Saturday, December 19, 2009


Thanks Hillary!

The Professional Bathroom Singer 

Broadway star Donna Lynne Champlin goes DIY for her first solo album 

By Hilary Tuttle 

December 18, 2009 

Recording a solo album on a "Trading Spaces" budget 

does not sound like a Broadway star's groundbreaking 

personal project. Yet when Donna Lynne Champlin 

fractured her ankle in "Billy Elliott," that is exactly what 

she did. The result—"Old Friends," which dropped Dec. 

1—challenges the traditional recording system and 

makes Champlin almost as happy as the hours spent 

singing in her bathroom and agonizingly mastering 

tracks did. She set out to prove that it she could 

accomplish a professional-sounding labor of love one a 

budget of $1000. But the experience also served as a 

lesson in making a profit by making herself happy. 

When Champlin decided to record, mix, and master her own solo CD, she had no idea what she was 

in for. "I started this because I wanted to prove that it could be done and I wanted to lay out the 

groundwork for anyone who wanted to do it themselves," she said. "I figured, stocking stuffers for my 

family and a CD [to sell] to stop looking like a jackass at those Town Hall things. I figured that 

basically anyone could scrape that budget together over the course of, say, a year, like I did." 

In her budget, $1000 is sufficient for the project if only 150 physical copies are ordered. Though, with 

digital, she learned, only about five are really needed. "You can send it to CD Baby and they sell it all 

digitally. And then with Amazon and iTunes, you're set. You don't need the company anymore." 

When Champlin, best known as Pirelli from the Broadway revival of "Sweeny Todd," got the idea, 

her brother suggested she push her effort with an accompanying blog. She was shocked when 

readership quickly grew beyond her brother and mother. But she stayed honest with everyone.

"In marketing, you're supposed to point to the good stuff," she said. "And the blog was very 

antithetical to that. But that's the whole point. For other people to not do what I did and make my 

mistakes and to know how hard it is. I think that's why people are so willing to help me—it's clear 

how helpless I am!" 

Help poured in from friends, fans, and absolute strangers. After repeated inquiries, Champlin 

accepted donations for a publicity fund. She also got offers of production assistance, from graphic 

design to technological equipment to professional mixing—by Terrence Darby, who mixes Moby and 

Beyonce, no less. 

You would never know the vocals were recorded in her bathroom. "I recorded there because it's the 

only room I have with a door," she says, laughing. "Mastering songs, there were times where it was 

so bad that my notes were literally, 'Good luck.'" 

While her self-taught mixing and mastering skills paid off in the final product, that last technical 

process drove her the craziest—and made her appreciate the professionals. "This is where they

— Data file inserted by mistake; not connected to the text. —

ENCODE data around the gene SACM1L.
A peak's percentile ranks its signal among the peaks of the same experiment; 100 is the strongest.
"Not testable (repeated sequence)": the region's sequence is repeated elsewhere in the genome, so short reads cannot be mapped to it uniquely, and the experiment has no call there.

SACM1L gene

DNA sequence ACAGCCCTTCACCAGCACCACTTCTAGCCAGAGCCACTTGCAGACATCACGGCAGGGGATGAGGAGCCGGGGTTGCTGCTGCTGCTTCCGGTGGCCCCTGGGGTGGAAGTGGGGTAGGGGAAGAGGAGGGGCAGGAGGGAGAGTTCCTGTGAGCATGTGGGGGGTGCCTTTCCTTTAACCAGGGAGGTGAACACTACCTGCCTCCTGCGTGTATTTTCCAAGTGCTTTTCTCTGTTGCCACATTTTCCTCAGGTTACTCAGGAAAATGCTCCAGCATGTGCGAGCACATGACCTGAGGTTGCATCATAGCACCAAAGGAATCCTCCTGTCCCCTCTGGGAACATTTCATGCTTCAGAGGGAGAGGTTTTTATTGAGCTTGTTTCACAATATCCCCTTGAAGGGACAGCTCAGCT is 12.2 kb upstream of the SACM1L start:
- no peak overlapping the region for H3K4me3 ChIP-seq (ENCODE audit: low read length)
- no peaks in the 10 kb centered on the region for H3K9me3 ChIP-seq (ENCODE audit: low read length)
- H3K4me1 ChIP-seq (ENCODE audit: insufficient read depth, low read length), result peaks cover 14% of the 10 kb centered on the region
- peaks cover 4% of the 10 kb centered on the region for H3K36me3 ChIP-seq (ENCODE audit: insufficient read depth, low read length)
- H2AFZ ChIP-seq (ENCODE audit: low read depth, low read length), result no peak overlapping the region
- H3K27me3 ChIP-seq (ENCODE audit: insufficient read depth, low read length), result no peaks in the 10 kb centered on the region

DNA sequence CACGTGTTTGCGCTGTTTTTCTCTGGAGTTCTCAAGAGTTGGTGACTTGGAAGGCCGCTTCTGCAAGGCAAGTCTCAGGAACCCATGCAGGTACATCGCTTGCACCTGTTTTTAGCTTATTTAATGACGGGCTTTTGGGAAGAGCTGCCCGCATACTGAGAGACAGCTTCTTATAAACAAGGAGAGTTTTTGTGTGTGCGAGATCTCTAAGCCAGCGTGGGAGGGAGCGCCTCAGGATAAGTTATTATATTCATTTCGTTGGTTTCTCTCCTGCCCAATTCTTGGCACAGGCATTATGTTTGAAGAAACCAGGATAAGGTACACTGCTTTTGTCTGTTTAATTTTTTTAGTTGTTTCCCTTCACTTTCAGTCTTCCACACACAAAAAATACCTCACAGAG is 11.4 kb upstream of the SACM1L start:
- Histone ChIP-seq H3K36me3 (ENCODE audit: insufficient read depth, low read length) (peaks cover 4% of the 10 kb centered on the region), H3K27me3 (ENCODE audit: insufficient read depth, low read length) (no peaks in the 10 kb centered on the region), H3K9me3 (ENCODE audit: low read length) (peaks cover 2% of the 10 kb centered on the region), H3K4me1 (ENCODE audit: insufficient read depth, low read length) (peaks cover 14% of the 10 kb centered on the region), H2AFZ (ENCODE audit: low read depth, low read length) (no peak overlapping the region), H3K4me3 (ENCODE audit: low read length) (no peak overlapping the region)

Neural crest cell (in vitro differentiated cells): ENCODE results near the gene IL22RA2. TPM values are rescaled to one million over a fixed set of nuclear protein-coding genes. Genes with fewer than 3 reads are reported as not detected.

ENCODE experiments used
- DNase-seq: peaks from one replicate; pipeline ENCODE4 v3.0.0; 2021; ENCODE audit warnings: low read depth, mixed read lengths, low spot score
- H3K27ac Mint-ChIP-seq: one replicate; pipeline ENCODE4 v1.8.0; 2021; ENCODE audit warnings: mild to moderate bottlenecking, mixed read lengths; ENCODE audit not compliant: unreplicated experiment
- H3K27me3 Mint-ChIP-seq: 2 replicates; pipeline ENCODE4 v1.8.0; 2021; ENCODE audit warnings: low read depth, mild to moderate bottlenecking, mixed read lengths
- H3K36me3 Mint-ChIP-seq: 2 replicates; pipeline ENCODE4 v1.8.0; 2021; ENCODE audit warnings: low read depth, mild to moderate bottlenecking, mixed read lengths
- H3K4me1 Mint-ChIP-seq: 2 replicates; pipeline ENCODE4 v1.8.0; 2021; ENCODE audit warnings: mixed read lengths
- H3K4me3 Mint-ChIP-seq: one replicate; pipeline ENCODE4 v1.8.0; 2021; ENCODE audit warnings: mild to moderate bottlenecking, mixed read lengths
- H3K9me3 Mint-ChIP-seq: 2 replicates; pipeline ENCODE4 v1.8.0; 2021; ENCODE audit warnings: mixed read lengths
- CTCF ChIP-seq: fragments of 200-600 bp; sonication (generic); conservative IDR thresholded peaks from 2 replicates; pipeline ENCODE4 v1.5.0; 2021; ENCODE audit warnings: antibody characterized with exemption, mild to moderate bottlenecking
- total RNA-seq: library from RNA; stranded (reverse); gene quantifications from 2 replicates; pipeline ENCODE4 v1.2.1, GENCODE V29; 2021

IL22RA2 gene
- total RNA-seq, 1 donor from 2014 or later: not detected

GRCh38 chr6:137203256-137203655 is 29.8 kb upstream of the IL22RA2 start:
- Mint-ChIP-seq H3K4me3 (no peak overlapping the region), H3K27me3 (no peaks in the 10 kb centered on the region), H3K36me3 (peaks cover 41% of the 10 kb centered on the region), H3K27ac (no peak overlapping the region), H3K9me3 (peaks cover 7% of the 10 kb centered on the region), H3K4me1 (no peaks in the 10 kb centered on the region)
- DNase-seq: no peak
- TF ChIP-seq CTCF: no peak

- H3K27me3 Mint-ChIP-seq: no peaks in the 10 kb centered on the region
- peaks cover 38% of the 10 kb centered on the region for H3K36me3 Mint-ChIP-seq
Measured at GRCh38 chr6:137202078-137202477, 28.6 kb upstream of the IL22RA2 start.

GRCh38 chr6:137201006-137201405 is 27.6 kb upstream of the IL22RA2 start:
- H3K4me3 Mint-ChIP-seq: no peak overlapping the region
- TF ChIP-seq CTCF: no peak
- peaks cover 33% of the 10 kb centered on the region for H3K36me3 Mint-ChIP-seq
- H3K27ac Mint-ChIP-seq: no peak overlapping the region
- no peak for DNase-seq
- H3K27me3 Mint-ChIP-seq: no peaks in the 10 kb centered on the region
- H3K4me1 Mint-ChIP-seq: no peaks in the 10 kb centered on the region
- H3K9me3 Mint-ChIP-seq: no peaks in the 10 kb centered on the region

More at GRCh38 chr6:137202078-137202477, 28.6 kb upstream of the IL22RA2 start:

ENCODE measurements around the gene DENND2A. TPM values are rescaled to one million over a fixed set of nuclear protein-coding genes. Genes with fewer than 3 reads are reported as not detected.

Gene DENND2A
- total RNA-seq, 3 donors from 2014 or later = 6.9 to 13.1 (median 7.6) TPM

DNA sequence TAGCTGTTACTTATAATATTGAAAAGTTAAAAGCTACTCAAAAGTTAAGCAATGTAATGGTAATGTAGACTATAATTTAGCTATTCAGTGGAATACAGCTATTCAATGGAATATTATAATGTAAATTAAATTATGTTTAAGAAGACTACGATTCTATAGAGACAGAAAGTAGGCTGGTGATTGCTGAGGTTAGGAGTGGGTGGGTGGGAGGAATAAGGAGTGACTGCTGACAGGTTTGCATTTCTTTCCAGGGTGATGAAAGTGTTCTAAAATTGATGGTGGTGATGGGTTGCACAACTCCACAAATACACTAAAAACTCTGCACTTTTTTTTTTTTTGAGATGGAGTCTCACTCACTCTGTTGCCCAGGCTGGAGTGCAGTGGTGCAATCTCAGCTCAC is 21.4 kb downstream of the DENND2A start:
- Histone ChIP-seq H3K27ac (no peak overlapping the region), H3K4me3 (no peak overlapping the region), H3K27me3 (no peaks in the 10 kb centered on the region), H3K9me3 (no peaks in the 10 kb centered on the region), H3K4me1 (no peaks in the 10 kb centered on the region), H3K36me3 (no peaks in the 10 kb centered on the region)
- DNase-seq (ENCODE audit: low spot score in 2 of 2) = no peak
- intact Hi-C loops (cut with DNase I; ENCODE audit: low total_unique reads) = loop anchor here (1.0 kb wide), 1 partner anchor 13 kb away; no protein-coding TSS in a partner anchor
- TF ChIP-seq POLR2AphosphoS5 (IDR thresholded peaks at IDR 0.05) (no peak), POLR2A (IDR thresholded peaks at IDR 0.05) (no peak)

deserve the big bucks," she said. "I did it, and it's doable, and I showed it could be done, but to make 

the experience perfect, I probably wouldn't. That was where, if I could have given someone $1 

million to just do it for me, I would have, and it would have been worth every cent." 

Technical difficulties did not wreck the experience, though. In fact, Champlin describes the whole 

project as an exercise in making herself happy at every step. 

"I decided to make a CD that I would enjoy listening to," she explained. "So I would finish a song and 

sit there, and I would say, 'What song, of all the songs I know, would I like to work on now? What 

song would make me happy?' And that's how I picked the songs. I can't tell you how many times in 

this whole thing people said, 'Well, that's not how people do it.' And you know what? I don't care. I 

don't owe anybody any money; I don't have to meet anybody's bottom line." 

Financial and artistic freedom made the experience. As a veteran of the stage, Champlin asserts that 

actors get too conditioned to accept direction. She loved making the creative calls that made her 

happy, and she relished the ability to go against conventions just as much. 

"I've broken a lot of rules with this," she said. "Happily, because I can." 

Picking happiness has paid off for the star. With 200 preorders, she not only recouped all of her 

money, but made a profit even before the official release. 

At the end, Champlin offered advice to artists considering making a solo CD—either with the DIY 

approach or more conventionally. With her new insight she said, "You need to do this for artistic 

reasons only, because if you do it for commercial reasons you're not going to make it—you'll go crazy 

and it'll be miserable.

"It really was incredibly fun, the whole thing," she added. "It was maddening. But I haven't been this 

artistically happy in years." 



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